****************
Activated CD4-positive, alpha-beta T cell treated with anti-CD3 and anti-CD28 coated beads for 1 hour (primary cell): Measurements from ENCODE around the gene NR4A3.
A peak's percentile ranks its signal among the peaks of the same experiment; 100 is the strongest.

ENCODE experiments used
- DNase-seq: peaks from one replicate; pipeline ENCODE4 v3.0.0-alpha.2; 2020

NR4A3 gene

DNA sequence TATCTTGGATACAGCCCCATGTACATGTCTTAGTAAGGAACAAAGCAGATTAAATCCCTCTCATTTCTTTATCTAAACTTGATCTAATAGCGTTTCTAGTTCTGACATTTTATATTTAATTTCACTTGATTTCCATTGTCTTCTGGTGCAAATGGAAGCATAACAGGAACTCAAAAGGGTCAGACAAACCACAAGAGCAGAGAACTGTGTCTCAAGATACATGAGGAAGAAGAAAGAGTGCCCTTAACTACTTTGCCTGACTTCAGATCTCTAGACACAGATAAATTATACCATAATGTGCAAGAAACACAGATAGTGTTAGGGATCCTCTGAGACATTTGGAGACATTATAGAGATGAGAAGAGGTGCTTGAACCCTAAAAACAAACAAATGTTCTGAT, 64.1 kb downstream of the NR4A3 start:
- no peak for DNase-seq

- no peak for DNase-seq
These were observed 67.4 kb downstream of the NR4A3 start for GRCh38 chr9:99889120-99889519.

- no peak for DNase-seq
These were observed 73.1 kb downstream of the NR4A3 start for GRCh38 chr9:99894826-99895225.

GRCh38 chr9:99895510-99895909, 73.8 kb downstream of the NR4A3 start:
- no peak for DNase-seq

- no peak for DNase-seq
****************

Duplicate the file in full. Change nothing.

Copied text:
Activated CD4-positive, alpha-beta T cell treated with anti-CD3 and anti-CD28 coated beads for 1 hour (primary cell): Measurements from ENCODE around the gene NR4A3.
A peak's percentile ranks its signal among the peaks of the same experiment; 100 is the strongest.

ENCODE experiments used
- DNase-seq: peaks from one replicate; pipeline ENCODE4 v3.0.0-alpha.2; 2020

NR4A3 gene

DNA sequence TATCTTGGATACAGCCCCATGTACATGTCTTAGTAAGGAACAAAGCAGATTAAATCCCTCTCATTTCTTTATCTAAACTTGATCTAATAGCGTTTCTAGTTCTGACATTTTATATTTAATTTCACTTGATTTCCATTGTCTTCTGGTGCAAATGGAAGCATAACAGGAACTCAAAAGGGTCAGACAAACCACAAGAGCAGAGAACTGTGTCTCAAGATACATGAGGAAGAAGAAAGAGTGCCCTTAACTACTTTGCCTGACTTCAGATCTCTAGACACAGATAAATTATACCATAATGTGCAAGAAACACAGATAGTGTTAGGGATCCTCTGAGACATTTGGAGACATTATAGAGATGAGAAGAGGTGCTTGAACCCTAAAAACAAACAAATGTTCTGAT, 64.1 kb downstream of the NR4A3 start:
- no peak for DNase-seq

- no peak for DNase-seq
These were observed 67.4 kb downstream of the NR4A3 start for GRCh38 chr9:99889120-99889519.

- no peak for DNase-seq
These were observed 73.1 kb downstream of the NR4A3 start for GRCh38 chr9:99894826-99895225.

GRCh38 chr9:99895510-99895909, 73.8 kb downstream of the NR4A3 start:
- no peak for DNase-seq

- no peak for DNase-seq